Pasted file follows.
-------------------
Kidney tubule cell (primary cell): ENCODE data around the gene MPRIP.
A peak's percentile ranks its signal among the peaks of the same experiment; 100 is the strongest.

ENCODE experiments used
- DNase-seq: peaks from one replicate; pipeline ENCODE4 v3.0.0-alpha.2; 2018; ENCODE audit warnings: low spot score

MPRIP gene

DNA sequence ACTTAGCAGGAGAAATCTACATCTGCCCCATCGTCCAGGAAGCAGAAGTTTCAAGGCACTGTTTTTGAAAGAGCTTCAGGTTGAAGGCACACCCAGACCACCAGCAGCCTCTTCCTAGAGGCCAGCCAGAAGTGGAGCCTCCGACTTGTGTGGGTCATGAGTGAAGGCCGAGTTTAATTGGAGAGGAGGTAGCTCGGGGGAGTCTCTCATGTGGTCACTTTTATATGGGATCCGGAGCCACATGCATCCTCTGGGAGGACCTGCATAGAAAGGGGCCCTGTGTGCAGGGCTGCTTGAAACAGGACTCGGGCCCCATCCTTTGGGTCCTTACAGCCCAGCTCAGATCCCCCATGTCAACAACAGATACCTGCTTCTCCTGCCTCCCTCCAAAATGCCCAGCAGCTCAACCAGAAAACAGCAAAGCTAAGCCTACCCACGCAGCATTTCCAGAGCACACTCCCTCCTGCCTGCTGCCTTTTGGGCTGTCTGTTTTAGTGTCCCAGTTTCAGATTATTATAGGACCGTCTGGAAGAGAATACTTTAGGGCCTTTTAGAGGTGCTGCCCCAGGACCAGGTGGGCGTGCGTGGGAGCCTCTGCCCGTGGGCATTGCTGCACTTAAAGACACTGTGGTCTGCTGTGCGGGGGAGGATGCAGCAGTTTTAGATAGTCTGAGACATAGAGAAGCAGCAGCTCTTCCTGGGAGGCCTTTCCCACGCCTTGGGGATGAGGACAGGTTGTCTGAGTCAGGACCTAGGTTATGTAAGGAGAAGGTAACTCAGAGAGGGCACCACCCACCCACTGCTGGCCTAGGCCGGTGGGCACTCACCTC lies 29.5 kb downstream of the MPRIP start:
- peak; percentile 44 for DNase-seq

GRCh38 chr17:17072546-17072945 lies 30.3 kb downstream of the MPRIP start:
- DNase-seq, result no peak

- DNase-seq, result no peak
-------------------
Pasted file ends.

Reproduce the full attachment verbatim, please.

Kidney tubule cell (primary cell): ENCODE data around the gene MPRIP.
A peak's percentile ranks its signal among the peaks of the same experiment; 100 is the strongest.

ENCODE experiments used
- DNase-seq: peaks from one replicate; pipeline ENCODE4 v3.0.0-alpha.2; 2018; ENCODE audit warnings: low spot score

MPRIP gene

DNA sequence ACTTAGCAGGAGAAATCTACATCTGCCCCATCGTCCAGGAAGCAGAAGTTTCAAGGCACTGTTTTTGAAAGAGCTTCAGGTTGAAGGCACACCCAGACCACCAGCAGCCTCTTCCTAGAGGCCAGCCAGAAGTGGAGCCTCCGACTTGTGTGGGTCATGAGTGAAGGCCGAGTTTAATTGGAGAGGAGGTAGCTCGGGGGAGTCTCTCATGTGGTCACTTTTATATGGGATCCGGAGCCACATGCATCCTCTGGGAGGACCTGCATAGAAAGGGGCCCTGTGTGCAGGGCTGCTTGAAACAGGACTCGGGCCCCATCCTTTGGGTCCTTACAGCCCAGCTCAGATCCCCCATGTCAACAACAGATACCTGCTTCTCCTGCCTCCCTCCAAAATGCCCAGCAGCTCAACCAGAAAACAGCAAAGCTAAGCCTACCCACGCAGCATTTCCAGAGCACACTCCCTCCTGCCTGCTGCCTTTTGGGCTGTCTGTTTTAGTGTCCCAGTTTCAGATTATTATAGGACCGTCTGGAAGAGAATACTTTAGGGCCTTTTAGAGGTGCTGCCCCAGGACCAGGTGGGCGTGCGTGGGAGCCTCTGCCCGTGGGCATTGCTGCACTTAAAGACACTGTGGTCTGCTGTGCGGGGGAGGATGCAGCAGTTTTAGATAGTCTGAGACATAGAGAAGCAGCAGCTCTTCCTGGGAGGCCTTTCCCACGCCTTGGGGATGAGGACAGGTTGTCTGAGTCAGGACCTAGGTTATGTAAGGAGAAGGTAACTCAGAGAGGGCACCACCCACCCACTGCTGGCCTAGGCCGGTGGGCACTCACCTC lies 29.5 kb downstream of the MPRIP start:
- peak; percentile 44 for DNase-seq

GRCh38 chr17:17072546-17072945 lies 30.3 kb downstream of the MPRIP start:
- DNase-seq, result no peak

- DNase-seq, result no peak